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CROSSFIRE

GOP Gives In Without Fight On Debt Ceiling; Dems Call Out Obama

Aired February 11, 2014 - 18:28   ET

THIS IS A RUSH TRANSCRIPT. THIS COPY MAY NOT BE IN ITS FINAL FORM AND MAY BE UPDATED.


(BEGIN VIDEO CLIP)

ANNOUNCER: Tonight on CROSSFIRE, Republicans cave on the debt ceiling and blame the president.

REP. JOHN BOEHNER (R-OH), SPEAKER OF THE HOUSE: He's the one driving up the debt.

ANNOUNCER: Obama care pushed back yet again. The president is put on defense.

BARACK OBAMA, PRESIDENT OF THE UNITED STATES: We understood from the start that there were going to be challenges.

ANNOUNCER: The politics of 2014. On the left, Van Jones. On the right, S.E. Cupp. In the CROSSFIRE, two swing state senators: Sherrod Brown, Democrat of Ohio, and Dean Heller, Republican of Nevada. With the Senate up for grabs, will voters side with the president or Republicans? Tonight on CROSSFIRE.

(END VIDEO CLIP)

S.E. CUPP, CO-HOST: Welcome to CROSSFIRE. I'm S.E. Cupp on the right.

VAN JONES, CO-HOST: And I'm Van Jones on the left. In the CROSSFIRE tonight, we've got two senators from key swing states. Well, another big win for President Obama today in a big showdown over whether or not to raise the debt ceiling. Moments ago, the House Republicans surrendered. Totally rolled over, didn't even fire a shot. I love it.

And now you've got these far-right groups like Heritage Action totally stunned. They can't believe it. They tell the speaker of the House, "But we're the Tea Party. Remember? You have to do what we say." Nope. Not anymore.

President Obama promised he was going to put an end to all this brinksmanship and foolishness. Last fall when the same extremists tried the same stunt, he vowed he was going to break the fever. Well, as of today the Tea Party fever is officially broken. Thank you, President Obama.

CUPP: I don't know why you're so happy.

JONES: I'm just --

CUPP: With the debt ceiling off the table, we can go right back to talking about Obama care.

JONES: What's that?

CUPP: A rousing endorsement from Van Jones.

JONES: Look, I love it. We can get into it, but I'll tell you what. This president has defamed the Tea Party. And now we get back to the normal governance.

CUPP: All right. In the CROSSFIRE two senators, Democrat Sherrod Brown of Ohio and Republican Dean Heller of Nevada. I'll give the first one to you since you're in such a good mood today.

JONES: Well, thank you. I am in such a good mood.

Senator, welcome to you. Glad that you're here.

SEN. DEAN HELLER (R), NEVADA: Thank you very much for having me.

JONES: Well, listen, we're excited because we actually have the threat to America's full faith and credit removed. We can move forward, except your colleague, Ted Cruz, has now announced he is going to filibuster. Are you going to join with Ted Cruz in filibustering the clean debt ceiling proposal?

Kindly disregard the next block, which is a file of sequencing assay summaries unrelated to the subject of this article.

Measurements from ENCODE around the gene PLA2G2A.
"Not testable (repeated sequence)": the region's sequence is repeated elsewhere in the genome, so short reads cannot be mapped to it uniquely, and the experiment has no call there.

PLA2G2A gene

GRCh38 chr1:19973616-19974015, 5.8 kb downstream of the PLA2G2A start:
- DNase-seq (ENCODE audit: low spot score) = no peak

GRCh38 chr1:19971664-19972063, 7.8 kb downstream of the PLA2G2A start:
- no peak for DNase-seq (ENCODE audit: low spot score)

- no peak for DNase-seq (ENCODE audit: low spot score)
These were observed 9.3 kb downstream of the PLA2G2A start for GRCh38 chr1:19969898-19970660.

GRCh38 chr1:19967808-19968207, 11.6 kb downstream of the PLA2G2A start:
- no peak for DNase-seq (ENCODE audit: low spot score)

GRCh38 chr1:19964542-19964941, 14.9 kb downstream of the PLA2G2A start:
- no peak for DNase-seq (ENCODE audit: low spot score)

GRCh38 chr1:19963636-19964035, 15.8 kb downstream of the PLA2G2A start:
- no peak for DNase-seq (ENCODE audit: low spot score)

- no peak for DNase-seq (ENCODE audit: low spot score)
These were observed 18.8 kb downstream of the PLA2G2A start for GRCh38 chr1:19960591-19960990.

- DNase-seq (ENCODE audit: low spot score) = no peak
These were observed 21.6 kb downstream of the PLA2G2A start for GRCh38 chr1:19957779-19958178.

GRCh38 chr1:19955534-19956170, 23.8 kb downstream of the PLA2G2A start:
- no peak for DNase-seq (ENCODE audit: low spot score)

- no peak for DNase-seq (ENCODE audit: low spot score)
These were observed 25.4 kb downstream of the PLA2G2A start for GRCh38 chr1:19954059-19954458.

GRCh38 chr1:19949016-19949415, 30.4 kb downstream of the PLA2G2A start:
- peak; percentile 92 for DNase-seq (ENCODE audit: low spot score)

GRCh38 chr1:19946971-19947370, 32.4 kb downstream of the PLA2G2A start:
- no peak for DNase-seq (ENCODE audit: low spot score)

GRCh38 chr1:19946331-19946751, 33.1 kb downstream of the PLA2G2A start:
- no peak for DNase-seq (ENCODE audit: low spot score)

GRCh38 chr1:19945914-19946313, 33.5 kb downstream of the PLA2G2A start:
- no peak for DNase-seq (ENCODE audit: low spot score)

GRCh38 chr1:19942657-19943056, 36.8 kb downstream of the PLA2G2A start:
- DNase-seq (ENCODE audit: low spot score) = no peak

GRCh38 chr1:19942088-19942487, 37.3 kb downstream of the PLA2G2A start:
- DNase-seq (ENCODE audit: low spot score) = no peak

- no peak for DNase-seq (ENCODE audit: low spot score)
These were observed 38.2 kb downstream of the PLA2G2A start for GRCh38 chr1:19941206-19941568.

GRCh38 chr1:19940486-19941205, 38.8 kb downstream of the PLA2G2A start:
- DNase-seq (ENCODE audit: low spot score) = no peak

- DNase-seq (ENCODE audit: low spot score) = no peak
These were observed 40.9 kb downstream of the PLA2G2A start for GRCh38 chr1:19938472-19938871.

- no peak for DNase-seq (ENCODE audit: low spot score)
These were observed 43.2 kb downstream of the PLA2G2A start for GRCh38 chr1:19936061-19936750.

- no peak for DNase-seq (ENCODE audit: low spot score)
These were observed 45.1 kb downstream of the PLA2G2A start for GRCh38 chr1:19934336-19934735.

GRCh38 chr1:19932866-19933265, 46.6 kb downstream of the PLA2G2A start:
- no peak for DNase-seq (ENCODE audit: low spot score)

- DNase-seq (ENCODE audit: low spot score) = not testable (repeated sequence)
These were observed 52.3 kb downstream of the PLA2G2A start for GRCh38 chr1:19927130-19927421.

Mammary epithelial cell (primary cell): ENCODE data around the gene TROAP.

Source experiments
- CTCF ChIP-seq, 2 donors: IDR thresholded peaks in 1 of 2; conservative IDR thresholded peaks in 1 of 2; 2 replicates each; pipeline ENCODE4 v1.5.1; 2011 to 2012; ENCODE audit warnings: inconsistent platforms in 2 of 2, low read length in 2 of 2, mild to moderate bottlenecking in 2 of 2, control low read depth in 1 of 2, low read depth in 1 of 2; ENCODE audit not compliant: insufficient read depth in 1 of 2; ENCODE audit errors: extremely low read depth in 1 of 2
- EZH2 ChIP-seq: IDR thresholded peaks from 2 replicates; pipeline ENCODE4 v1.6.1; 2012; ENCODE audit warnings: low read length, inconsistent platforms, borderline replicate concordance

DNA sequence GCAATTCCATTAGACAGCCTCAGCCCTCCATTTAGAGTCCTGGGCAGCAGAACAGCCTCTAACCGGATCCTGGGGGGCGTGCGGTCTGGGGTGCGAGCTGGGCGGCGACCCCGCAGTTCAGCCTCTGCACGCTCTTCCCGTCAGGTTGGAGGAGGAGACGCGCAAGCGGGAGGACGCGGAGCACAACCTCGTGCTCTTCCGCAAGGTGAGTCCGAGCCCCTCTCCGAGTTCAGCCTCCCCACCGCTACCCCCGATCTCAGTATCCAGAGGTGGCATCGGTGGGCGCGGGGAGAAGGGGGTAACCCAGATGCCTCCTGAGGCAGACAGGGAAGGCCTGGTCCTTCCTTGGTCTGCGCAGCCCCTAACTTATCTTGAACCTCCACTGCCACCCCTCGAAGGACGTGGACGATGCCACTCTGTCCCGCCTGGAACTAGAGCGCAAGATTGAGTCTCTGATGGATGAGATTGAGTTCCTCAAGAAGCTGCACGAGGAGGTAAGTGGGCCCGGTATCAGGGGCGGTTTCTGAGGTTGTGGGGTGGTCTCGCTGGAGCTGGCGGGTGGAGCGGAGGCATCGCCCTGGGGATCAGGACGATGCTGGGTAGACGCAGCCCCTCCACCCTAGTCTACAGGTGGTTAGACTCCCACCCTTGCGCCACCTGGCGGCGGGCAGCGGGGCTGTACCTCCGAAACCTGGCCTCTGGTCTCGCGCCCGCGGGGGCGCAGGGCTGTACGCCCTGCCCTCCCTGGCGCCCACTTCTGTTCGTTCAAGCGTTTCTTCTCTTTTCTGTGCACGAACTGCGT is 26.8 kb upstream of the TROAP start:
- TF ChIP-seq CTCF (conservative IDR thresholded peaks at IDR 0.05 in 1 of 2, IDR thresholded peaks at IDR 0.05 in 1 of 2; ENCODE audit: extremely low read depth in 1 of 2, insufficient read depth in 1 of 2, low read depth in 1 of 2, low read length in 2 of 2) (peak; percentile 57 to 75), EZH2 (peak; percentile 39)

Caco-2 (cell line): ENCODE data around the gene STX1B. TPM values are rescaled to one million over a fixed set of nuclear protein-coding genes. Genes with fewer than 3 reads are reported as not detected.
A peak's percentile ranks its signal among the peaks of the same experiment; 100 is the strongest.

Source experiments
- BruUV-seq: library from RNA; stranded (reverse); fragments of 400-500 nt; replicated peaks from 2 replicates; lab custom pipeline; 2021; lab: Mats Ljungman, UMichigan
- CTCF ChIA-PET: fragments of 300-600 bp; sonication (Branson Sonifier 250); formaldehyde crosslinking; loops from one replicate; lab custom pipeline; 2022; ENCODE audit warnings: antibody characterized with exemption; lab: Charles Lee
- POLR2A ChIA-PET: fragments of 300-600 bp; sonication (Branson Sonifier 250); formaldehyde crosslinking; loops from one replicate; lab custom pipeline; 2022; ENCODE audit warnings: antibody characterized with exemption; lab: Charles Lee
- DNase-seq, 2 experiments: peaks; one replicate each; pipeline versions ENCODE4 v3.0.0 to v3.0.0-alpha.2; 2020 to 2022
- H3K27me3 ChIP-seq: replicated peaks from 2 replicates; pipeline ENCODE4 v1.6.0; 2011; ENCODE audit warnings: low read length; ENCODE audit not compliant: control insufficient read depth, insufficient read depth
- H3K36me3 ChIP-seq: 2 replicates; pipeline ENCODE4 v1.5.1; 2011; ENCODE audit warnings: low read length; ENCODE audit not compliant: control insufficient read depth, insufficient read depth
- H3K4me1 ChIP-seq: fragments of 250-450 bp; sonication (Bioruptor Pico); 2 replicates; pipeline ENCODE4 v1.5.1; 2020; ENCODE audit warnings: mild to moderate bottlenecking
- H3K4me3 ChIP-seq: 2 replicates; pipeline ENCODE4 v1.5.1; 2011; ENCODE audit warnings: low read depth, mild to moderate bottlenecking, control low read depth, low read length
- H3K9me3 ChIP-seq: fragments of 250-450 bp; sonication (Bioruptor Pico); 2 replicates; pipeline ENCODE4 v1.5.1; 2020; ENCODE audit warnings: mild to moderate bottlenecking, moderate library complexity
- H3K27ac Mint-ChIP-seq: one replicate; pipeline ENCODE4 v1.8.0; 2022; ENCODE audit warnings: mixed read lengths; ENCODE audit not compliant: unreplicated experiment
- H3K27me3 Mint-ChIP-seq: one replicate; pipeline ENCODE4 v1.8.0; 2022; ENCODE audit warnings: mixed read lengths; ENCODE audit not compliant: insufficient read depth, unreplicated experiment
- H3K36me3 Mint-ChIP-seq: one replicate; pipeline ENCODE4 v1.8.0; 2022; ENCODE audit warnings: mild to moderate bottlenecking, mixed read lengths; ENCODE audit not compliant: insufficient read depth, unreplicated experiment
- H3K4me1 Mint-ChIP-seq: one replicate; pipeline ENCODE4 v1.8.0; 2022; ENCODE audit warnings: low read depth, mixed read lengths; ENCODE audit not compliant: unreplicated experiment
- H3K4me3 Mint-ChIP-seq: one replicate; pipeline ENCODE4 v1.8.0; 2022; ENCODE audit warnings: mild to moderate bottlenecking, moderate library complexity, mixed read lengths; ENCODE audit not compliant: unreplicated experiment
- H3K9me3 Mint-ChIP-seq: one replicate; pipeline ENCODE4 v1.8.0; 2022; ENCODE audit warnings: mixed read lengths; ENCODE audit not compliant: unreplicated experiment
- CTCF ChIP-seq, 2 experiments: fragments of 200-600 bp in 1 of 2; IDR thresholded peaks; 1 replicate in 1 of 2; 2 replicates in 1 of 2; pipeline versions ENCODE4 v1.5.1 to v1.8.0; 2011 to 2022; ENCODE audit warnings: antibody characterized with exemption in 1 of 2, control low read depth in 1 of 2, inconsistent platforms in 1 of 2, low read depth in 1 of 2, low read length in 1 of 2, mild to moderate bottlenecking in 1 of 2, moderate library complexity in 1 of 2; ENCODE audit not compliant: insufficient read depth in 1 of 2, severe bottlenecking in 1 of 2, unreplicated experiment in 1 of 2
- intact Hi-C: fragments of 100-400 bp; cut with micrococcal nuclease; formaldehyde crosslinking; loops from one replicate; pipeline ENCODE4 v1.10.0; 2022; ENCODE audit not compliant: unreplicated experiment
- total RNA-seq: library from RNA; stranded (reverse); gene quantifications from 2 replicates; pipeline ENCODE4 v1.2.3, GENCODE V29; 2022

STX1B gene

HELLER: Well, first of all, I wasn't aware that he was going to filibuster, but I wouldn't be surprised. You've got more information than you're giving me (ph).

But you know, they passed it in the House. They wanted some reforms, couldn't pass it with any reforms on it. They couldn't get the 218 votes. And Pelosi said she wouldn't -- she would get their caucuses support --

JONES: Well, is Ted Cruz wrong, then? Are you saying that Ted Cruz is wrong to filibuster?

HELLER: First of all, I think it's a Republican -- or the president's party that's responsible for passing the debt ceiling increases. I mean, it was true under Bush, and it's true under Clinton. So it is the Democrats' responsibility.

SEN. SHERROD BROWN (D), OHIO: I give credit -- I give credit to the House. John Boehner every day wakes up. Is he going to be speaker of the Tea Party and the Republican Caucus, or is he going to be speaker of the U.S. House of Representatives? He's from my state; I give him credit for doing the right thing. I give credit, like I give credit to Dean for fix -- working to try to extend unemployment insurance.

JONES: I think that's very -- but we do have two senators here, and I think it's important to help us understand: Do you think that Ted Cruz is right to filibuster? Are you with him or not? HELLER: Well, I don't think it's right, because at the end of the day, we're going to pass a clean debt ceiling increase, with Ted or without Ted's support, with my support or without my support. But at the end of the day, at the end of the day, there's going to be a debt ceiling increase and it's going to be clean. And the reason being -- is because of the action the House just took.

CUPP: Well, let me say Van is absolutely right. Republicans caved today. And I think it was a practical concern. I think they want to shift back their attention to Obama care, which is still not very popular.

And yesterday, the administration announced its 18th unilateral change to the ACA. Of course, they did it without Congress. Here's what the president said about that today. Take a listen.

(BEGIN VIDEO CLIP)

OBAMA: We want to make sure that the purpose of the law is not to punish them.

Our goal here is not to punish folks.

(END VIDEO CLIP)

CUPP: The president has to say twice today that the goal of his signature legislation is not to punish people. Do you think it's a really good idea that the president is out telling people who are hurting because of Obama care, "You're not really hurting"? Do you think that's smart?